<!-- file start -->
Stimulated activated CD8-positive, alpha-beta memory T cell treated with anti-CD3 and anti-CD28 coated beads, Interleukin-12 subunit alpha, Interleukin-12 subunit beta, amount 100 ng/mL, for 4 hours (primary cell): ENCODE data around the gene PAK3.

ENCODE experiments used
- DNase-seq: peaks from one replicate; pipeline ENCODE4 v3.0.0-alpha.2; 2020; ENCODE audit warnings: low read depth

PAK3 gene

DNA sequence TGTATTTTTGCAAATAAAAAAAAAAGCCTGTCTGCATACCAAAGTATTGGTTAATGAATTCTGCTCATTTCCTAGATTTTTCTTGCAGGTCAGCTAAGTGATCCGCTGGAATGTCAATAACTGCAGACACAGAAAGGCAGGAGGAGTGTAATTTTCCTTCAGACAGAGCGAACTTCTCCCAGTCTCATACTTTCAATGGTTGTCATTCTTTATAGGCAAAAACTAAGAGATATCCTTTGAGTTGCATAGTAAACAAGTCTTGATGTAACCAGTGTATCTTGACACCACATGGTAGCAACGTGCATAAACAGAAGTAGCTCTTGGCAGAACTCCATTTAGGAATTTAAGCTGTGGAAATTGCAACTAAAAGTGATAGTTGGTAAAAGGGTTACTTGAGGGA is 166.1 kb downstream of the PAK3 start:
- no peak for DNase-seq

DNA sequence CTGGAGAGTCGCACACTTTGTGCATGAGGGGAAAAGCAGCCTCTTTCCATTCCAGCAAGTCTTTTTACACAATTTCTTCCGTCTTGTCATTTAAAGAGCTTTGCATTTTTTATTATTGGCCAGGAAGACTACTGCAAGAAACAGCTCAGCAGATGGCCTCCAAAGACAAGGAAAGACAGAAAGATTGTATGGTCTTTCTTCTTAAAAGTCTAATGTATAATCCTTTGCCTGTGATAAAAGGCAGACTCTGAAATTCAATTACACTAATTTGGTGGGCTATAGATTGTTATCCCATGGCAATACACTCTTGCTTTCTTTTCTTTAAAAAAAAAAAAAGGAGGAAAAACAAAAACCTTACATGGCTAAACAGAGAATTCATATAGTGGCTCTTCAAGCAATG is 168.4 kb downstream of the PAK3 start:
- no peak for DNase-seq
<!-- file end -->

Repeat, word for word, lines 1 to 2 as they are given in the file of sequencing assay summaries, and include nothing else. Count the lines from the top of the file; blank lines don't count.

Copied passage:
Stimulated activated CD8-positive, alpha-beta memory T cell treated with anti-CD3 and anti-CD28 coated beads, Interleukin-12 subunit alpha, Interleukin-12 subunit beta, amount 100 ng/mL, for 4 hours (primary cell): ENCODE data around the gene PAK3.

ENCODE experiments used